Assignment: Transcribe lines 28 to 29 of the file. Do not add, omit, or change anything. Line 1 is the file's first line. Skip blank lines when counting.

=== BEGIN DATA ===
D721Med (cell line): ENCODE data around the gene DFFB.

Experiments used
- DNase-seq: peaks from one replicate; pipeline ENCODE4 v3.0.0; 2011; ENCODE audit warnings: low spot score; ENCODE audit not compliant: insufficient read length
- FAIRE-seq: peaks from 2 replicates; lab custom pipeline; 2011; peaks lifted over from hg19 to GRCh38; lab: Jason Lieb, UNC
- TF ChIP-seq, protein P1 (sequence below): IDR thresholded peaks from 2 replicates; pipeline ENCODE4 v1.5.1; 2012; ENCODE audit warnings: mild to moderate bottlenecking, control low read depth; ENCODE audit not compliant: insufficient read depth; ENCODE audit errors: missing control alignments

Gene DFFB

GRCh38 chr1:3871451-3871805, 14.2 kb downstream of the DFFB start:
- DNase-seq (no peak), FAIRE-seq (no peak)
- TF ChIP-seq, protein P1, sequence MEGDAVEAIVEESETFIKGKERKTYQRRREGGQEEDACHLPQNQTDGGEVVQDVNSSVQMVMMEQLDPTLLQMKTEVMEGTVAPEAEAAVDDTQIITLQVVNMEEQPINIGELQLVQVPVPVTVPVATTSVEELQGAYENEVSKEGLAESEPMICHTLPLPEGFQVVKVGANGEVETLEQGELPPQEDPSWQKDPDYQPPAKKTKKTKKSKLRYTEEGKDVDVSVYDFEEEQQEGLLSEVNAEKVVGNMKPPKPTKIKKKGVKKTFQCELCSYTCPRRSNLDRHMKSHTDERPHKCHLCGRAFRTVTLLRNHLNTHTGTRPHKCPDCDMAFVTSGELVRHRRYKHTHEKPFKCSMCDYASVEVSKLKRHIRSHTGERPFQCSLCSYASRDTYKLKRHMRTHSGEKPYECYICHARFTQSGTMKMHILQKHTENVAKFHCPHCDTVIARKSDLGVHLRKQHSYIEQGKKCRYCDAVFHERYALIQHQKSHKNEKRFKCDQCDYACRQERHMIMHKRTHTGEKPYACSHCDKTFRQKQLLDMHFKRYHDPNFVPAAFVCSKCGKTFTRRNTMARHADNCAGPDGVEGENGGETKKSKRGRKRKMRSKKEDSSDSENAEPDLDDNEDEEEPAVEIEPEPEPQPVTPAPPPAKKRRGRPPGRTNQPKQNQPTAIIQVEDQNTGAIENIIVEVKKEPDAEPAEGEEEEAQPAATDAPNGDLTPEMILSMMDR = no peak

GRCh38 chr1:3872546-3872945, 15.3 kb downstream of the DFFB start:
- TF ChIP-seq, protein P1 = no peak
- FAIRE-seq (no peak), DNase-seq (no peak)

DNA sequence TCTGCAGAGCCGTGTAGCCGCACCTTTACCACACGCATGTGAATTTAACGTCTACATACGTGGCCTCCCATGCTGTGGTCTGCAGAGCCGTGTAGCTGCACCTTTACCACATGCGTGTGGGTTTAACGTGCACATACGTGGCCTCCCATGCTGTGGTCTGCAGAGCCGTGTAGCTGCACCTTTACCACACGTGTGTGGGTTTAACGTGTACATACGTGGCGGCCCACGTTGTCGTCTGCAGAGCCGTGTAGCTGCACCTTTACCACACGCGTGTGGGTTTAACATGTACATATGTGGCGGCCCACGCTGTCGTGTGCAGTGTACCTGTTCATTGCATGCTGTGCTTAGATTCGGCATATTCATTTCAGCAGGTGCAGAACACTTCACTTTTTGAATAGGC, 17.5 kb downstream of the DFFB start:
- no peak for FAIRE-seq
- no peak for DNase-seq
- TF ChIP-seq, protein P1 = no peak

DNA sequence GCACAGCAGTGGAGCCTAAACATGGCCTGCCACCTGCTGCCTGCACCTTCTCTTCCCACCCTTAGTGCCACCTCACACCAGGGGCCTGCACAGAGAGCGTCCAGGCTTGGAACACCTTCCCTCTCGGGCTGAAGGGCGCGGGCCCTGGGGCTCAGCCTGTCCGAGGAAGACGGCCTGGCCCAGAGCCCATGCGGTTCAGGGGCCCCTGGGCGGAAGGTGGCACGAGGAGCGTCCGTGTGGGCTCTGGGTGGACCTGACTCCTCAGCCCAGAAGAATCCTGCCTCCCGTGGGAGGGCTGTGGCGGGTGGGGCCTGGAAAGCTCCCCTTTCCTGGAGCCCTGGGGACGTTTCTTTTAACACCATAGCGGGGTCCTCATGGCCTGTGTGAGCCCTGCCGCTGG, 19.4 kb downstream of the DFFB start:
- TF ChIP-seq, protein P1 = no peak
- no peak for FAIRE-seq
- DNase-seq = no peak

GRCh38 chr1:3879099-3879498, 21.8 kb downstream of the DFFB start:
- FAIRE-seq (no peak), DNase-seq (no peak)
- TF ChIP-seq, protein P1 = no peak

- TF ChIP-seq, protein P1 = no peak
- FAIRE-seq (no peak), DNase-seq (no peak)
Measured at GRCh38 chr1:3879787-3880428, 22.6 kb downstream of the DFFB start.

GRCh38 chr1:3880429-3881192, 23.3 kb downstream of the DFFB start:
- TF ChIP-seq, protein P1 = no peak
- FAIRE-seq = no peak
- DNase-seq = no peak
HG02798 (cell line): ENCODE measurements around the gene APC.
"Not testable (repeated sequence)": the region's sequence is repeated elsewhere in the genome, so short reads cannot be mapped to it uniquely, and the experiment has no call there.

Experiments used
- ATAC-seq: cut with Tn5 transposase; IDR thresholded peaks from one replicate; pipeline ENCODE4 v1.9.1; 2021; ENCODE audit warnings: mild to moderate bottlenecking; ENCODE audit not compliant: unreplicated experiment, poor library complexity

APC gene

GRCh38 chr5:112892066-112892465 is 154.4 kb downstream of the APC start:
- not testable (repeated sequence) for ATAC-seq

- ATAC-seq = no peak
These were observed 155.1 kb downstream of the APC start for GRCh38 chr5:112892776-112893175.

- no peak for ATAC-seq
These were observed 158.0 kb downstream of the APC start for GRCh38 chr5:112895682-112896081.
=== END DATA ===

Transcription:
- TF ChIP-seq, protein P1 = no peak
- FAIRE-seq = no peak